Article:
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Create your own tools, or use someone elses?

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What are the pros and cons to creating your own tools or using someone elses? And what do professional game developers do? (I.E. Creating your own 3D model format/viewer/editor, or using Blender.)

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Well, the pro to developing your own tools is that you can get exactly what you want. The con (and a big one at that) is how much of a time and money sink it is to develop your own tools.

At work we have been developing our game engine and many of the supporting tools in house. I personally think that in general this hasn't worked out in our favor thus far, but I don't make those decisions [wink] For a project that we are planning on next year we're probably going to wind up licensing an engine for it. The man hours we'd need to devote to supporting additional platforms with additional features in the time we have before we start development just isn't feasible.

We certainly don't develop our own 3d art tools (very, very few companies do, but I know of a couple of them and they're all film companies, not videogame companies). Game specific tools are written in house, though. For instance when I was working on Iron Chef a guy wrote a tool for me to manage all of the data for assembling the recipes and adding all of the supporting text.

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It depends on how complex the tool would be to develop. If it's rather simple, then the cost of being restricted by someone else's tool might be too high.

There's also the point of automation. Game resources often have many necessary frills that artists and developers need to add on to everything they create to go into it. By creating your own tools, you can make some of those things happen automatically, saving far more time in the long run.

Otherwise, if an existing tool does everything you need it to do, it would be stupid to make your own. Well, other than for fun or learning.

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Thank you both very much for your insight. I've decide to try using other peoples tools for my project. Once again, thank you.

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Quote:
Original post by Kest
Otherwise, if an existing tool does everything you need it to do, it would be stupid to make your own. Well, other than for fun or learning.
It is worth pointing out that this goes for more than just tools. For example, implementing a physics engine from scratch (other than for educational purposes) is stupid, considering that physics is time consuming to implement, relatively hard to get right, and there are many, very good existing physics libraries.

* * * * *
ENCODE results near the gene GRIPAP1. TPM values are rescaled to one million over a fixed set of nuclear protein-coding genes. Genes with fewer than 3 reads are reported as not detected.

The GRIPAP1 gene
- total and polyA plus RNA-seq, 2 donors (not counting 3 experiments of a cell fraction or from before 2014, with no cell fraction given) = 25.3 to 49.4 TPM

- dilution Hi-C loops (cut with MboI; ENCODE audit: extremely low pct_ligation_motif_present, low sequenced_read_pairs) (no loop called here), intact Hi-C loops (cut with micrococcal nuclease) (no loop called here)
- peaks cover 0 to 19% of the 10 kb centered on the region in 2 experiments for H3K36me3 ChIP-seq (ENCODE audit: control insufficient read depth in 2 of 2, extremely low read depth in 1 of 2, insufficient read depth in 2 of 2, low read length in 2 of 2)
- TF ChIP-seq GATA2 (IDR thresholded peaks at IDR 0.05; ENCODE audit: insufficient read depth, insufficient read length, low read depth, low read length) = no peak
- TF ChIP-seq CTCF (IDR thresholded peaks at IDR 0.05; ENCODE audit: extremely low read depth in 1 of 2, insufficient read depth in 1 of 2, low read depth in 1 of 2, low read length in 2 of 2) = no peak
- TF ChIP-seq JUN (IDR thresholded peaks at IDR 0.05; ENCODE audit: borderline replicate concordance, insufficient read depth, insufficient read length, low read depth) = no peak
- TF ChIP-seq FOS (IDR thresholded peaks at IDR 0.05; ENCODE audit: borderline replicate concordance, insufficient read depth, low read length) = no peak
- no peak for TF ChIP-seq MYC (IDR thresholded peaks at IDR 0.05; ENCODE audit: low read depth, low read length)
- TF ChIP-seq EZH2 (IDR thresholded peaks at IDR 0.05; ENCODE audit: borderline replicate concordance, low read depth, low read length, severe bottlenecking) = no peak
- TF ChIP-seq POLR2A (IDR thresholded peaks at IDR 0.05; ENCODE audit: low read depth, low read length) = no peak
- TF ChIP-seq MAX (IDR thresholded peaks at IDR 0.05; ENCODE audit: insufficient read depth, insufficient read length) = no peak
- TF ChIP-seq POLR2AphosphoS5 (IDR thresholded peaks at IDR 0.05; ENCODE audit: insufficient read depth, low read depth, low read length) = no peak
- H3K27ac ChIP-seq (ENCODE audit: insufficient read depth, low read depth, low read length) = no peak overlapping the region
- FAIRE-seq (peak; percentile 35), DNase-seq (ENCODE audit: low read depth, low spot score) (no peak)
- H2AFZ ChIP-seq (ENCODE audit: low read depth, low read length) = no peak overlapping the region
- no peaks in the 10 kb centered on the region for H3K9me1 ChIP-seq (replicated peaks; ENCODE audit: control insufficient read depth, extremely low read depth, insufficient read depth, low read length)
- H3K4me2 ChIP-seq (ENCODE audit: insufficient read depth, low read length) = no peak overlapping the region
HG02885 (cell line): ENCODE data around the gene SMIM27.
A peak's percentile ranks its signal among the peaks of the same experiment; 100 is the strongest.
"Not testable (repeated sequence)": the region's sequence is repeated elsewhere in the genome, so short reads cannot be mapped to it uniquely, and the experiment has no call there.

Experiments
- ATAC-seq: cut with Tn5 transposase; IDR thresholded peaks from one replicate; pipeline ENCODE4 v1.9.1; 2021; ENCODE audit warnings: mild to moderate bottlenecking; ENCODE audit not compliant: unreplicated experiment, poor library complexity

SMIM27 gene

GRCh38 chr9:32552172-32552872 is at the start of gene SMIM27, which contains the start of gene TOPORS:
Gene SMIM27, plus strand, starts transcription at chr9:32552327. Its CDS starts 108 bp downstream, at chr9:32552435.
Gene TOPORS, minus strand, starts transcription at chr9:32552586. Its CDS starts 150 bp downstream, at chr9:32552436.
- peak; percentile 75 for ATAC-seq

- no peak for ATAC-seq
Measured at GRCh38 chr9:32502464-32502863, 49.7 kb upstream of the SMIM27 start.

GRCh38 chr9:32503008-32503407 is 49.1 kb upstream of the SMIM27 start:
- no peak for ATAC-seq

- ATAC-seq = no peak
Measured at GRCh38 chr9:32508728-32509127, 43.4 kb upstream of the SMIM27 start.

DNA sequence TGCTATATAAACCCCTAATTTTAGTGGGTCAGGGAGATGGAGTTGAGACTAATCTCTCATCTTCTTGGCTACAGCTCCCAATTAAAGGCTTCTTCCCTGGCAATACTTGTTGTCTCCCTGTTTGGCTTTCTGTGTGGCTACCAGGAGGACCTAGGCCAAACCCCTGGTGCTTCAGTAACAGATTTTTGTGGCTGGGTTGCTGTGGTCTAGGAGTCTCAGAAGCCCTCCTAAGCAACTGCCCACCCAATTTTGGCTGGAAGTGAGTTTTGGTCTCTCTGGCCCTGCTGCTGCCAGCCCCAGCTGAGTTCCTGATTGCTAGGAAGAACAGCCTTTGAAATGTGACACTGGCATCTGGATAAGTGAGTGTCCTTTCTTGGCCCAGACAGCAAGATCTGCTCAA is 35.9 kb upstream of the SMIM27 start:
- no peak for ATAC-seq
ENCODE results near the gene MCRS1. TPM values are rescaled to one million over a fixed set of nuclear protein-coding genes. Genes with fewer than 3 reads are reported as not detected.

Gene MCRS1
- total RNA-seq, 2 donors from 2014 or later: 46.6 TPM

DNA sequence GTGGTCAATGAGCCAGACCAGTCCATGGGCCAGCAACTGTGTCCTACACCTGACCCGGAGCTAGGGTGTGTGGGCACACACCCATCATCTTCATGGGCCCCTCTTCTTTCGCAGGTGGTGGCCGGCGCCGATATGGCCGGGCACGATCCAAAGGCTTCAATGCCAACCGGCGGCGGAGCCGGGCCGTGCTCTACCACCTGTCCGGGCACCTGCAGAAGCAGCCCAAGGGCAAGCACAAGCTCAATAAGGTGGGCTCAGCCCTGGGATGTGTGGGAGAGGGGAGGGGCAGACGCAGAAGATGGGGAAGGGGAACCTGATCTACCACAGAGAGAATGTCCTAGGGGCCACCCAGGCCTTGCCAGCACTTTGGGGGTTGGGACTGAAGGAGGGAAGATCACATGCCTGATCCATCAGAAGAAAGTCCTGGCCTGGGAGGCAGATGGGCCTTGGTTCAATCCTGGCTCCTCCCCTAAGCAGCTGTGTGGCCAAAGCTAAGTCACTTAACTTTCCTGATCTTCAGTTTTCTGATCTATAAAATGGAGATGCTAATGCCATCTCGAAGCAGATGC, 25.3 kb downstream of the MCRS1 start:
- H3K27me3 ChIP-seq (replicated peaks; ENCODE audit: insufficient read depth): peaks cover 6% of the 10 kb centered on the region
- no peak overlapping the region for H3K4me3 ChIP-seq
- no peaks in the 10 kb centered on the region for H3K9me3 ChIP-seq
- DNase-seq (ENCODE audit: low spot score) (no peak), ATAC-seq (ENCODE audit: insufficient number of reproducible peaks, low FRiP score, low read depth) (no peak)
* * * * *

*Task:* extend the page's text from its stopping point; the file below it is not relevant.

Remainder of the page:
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One thing to note is that many existing tools provide methods for customization. For example, 3D modeling tools frequently can be customized via scripting or plug-ins, often both. So if one doesn't support exporting to a file format you like, you can often write a plug-in to export to your own format.

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I personally like to make my own (assuming I have the knowledge required to do so) just so I can learn more about how they work. I find it a great programming exercise. But in a real application or product, I'd rather use someone else's. Theirs would be more stable, better designed, and increase my production time.

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Basically, yeah, what others have said. If you're doing it for learning (and you are interested in knowing what goes into making a tool), do it yourself. If you want to get to a finished result as soon as possible, or would rather concentrate your learning in other areas, use someone else's (provided it is suitable for your needs... you may not always be so lucky and have a choice).

Quote:
Original post by SiCrane
One thing to note is that many existing tools provide methods for customization. For example, 3D modeling tools frequently can be customized via scripting or plug-ins, often both. So if one doesn't support exporting to a file format you like, you can often write a plug-in to export to your own format.

Just one note, I heard it's better to write a format converter tool rather than an app/version-specific export script. Reasons are that the tool you use may change (different brand, different version, etc.), breaking your export script in the process. Whereas a good converter tool will always do its job and won't require (as much) maintenance in general. And you can always convert between different formats.

I haven't tested that idea myself, but it seems like good logic to me.

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That works under the assumption that an existing format contains all the information that your format needs, which may not be true. After all, you're using a custom format for a reason in the first place, right?

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